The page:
Linked by Pundette as a “Recommended Read.” Thanks!

Celebrate life

In all forms.

Via CMR, meet Amanda. She is 34 weeks pregnant with cojoined twin girls, Faith and Hope, both of whom she was advised to abort. Since they would be so different and face so many challenges. She writes:

The doctor said the babies wont make it and termination is the best option. I never returned back to her office. When she told me the news I broke down, I wasn’t thinking about abortion. I was thinking will they survive, not I want them to die!

Amanda has made it through a difficult pregnancy and waits in the hospital to deliver the girls. Only 30 cojoined twins are born annually–worldwide. Drop by her blog to send her prayers or hit her tip jar. She’s received heaps of abuse from many. Shower her with love.

“There’s no preparing for it.”

Typing through tears.

Oh, Kimberly Vaughn, you are in my prayers forevermore. Vaughn just experienced every military wife’s nightmare:

Kimberly Vaughn saw TV reports about the downed helicopter Saturday morning, but the tragedy reached her home when her doorbell rang.

“I thought, ‘Oh, hopefully it’s just a neighbor,’ and as I rounded the stairs I saw the men in uniform and I just fell to my knees,” she said. “There’s no preparing for it. It’s something you see in the movies. It’s not something you’re supposed to live through.”

Her father was standing with her to hold her up as the Navy officers told her that her husband was killed in action.

Prayers for Kimberly, her two-year-old son Reagan, and two-month-old daughter Chamberlyn. And all the families who experienced the same devastating doorbell ring on Saturday.

From an interview this morning:

When asked what Vaughn’s children, 2-year-old Reagan and baby Chamberlyn, will remember about their father, Kimberly Vaughn replied, “They will take away his love for Christ. They will take away is strength and his love for this country.”

And in a heartbreaking moment of realization, an emotional Kimberly Vaughn concluded, “And they will know what an amazing man he is — was.”

Aaron Vaughn’s mother on the unique difficulties the families of special operations forces face:

“Everything he did was secret, and it just feels really strange right now that only in his death can we celebrate who he was in his life,” Karen Vaughn said. “It’s a very difficult concept to understand.”

It is for those who don’t live it. Pray, pray, pray for these families and for all families who fear a knock at the door for months on end while their loved ones are deployed. It is not an easy life.


That’s the estimated width of the tornado that ripped through Joplin, Missouri, yesterday: three-quarters of a mile.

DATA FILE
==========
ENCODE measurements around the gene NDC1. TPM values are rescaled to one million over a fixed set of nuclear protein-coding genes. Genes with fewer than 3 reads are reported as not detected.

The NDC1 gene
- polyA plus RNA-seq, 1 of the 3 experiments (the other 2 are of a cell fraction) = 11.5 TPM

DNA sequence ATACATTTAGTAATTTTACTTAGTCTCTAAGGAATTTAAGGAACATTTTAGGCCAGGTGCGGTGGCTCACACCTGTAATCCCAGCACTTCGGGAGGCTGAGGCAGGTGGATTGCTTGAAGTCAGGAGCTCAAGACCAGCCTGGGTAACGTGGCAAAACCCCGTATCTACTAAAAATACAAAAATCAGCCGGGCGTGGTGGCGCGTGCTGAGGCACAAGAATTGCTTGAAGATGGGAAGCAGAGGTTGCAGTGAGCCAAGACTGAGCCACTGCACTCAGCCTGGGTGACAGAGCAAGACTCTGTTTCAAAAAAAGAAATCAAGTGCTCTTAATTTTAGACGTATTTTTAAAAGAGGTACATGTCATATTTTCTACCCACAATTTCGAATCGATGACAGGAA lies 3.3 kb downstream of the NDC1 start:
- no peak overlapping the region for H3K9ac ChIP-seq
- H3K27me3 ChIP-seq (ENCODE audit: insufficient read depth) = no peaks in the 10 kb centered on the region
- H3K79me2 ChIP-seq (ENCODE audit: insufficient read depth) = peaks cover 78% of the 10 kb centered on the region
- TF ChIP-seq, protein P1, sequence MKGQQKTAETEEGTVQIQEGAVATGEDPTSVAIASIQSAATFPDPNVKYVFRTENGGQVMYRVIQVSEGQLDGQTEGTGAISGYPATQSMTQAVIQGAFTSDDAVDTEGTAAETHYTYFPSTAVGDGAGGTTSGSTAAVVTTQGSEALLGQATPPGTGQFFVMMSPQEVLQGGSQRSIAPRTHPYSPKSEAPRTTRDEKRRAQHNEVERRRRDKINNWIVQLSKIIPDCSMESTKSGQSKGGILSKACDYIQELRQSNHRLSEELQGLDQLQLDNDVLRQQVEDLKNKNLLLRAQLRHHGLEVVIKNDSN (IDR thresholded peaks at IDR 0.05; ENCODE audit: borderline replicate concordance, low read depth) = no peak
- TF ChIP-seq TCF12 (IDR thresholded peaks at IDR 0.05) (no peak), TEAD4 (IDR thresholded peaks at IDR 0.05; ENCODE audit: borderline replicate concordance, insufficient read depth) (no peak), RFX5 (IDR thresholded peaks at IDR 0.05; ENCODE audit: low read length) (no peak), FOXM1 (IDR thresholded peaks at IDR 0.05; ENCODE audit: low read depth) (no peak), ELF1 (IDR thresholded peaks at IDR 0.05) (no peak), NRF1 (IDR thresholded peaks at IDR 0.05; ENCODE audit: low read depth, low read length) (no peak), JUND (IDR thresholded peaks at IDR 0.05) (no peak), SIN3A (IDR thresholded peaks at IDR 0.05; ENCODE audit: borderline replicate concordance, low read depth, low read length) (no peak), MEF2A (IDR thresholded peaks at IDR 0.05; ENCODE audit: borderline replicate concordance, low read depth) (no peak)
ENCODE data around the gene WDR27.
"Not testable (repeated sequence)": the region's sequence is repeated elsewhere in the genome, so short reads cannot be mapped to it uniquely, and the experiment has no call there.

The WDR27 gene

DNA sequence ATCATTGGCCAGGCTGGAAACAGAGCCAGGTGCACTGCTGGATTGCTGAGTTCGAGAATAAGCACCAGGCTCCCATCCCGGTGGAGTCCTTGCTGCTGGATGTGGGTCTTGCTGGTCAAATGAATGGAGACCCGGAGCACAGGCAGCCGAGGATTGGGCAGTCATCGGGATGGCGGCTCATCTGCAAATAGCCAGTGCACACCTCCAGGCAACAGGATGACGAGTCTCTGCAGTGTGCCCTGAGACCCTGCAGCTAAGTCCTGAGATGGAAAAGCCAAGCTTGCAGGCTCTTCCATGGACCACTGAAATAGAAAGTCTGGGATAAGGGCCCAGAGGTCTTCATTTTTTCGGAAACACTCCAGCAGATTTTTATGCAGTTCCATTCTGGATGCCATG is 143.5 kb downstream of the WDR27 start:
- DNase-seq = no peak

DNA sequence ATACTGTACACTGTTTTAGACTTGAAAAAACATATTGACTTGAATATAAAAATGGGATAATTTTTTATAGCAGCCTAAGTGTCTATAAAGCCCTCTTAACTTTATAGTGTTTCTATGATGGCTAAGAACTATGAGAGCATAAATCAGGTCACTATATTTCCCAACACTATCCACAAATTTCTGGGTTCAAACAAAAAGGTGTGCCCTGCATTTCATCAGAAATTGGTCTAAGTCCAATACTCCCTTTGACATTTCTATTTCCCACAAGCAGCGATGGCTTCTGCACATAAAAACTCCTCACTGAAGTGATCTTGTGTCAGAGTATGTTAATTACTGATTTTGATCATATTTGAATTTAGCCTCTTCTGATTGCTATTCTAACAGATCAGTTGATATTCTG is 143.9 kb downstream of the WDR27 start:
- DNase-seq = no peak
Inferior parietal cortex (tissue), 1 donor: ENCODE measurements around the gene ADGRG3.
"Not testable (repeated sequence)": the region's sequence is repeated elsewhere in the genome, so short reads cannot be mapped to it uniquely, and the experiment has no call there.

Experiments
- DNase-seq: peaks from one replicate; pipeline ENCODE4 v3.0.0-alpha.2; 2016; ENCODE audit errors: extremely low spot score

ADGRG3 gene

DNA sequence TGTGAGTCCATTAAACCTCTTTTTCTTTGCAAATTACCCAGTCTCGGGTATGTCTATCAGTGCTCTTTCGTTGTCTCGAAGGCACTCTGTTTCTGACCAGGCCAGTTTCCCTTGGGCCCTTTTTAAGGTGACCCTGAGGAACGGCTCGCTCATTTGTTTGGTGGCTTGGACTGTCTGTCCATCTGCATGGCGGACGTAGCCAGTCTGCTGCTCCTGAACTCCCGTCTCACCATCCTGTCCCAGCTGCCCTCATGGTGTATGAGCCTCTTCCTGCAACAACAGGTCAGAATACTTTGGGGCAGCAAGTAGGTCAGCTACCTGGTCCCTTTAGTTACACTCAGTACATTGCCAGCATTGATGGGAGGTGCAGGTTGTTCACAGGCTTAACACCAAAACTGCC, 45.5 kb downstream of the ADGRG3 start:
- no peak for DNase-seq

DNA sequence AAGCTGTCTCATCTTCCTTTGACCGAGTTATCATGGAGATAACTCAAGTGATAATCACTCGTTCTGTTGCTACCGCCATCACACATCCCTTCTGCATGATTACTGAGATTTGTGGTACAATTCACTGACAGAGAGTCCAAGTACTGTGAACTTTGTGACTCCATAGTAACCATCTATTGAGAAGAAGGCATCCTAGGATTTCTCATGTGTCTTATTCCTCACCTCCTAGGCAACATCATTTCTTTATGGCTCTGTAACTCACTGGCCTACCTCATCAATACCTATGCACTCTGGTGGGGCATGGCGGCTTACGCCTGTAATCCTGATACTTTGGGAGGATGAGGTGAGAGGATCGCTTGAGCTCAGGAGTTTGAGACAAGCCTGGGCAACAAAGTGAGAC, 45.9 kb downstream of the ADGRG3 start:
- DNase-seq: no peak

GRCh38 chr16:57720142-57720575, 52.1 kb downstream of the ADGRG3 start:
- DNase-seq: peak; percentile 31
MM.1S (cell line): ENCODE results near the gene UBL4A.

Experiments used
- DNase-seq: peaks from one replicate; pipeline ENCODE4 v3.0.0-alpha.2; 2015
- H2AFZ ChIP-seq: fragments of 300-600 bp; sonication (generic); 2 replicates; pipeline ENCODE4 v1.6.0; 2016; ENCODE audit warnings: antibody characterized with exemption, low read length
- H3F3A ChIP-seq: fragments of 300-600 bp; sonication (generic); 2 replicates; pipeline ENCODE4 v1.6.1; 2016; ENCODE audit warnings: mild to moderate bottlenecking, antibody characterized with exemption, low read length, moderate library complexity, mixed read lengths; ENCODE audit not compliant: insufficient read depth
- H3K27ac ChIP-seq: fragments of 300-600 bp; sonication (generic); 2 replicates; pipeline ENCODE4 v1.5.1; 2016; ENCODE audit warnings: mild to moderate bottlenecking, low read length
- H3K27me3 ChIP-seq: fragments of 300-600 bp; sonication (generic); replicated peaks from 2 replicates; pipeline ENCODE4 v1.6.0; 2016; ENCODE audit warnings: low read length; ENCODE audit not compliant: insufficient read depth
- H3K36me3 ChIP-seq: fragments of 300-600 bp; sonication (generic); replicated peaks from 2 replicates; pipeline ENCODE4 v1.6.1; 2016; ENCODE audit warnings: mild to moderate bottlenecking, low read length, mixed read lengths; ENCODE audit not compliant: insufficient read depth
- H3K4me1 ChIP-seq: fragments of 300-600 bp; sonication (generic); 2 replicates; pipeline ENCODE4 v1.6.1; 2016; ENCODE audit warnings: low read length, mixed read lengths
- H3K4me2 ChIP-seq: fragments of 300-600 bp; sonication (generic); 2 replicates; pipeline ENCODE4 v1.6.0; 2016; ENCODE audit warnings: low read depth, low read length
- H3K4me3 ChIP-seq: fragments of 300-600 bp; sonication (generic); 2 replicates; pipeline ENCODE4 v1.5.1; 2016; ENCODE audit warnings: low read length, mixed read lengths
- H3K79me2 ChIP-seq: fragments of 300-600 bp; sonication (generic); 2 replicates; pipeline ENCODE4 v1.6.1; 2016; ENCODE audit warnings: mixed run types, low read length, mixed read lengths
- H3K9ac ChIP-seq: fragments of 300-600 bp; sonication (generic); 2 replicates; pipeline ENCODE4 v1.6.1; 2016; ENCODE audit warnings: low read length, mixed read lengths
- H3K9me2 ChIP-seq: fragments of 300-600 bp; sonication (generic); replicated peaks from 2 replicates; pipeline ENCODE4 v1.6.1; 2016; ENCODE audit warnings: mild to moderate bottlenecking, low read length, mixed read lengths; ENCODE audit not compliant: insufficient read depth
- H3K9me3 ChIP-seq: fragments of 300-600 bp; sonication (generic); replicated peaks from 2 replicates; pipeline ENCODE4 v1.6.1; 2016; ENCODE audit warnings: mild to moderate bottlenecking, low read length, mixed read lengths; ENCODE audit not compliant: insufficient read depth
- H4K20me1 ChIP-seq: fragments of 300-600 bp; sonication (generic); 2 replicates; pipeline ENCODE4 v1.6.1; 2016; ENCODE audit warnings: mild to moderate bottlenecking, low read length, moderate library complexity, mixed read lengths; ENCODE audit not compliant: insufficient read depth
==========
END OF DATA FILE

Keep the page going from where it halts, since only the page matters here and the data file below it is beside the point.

The hospital took a direct hit, as did multiple schools.  A busy commercial corridor–a Wal-mart, Home Depot, Sonic–needs more body bags.

Pray for Joplin residents.  And consider donations to the Red Cross for the thousands who have lost their homes.

UPDATE: linked by Pundette & a “Recommended Read.” Thanks!

UPDATE: via Pundette, text donation info that wasn’t available late last night:

Financial donations to The Salvation Army disaster relief efforts may be made by texting the word ARMY to 90999 for an automatic $10 donation. To make a credit card donation, call 1-800-SAL-ARMY or go to may be mailed to The Salvation Army, 3637 Broadway Ave., Kansas City, MO 64111.

The Red Cross has said they are in need of blood donations. Those interested can donate $10 by texting REDCROSS to 90999.

The death toll rises. More storms head for the area.

UPDATE: via The Other McCain, wicked video. It just … appears.

Oh, heartbreaking

I missed this story last week but can’t get it out of my head this morning.

In short, a mom became profoundly disabled as a result of medical mishaps during the delivery of her triplets. Dad divorces mom after a year realizing she’ll never recover. Mom now in care of her parents on opposite side of the country, and dad seemingly does what he can to prevent the kids from knowing their mother.

How low have we sunk as a whole in devaluing life that disability must be hidden away? That children cannot know their mother because she nearly died giving birth? Or, as Wesley Smith asks: Do profoundly disabled people have parental rights?

Abby Dorn is that mom. A court issued a temporary ruling last week that she does have the right to see her children, regardless of her disability.

Thank God.

More from Dr. Manny.

UPDATE: linked as a Recommended Read by Pundette. Thanks!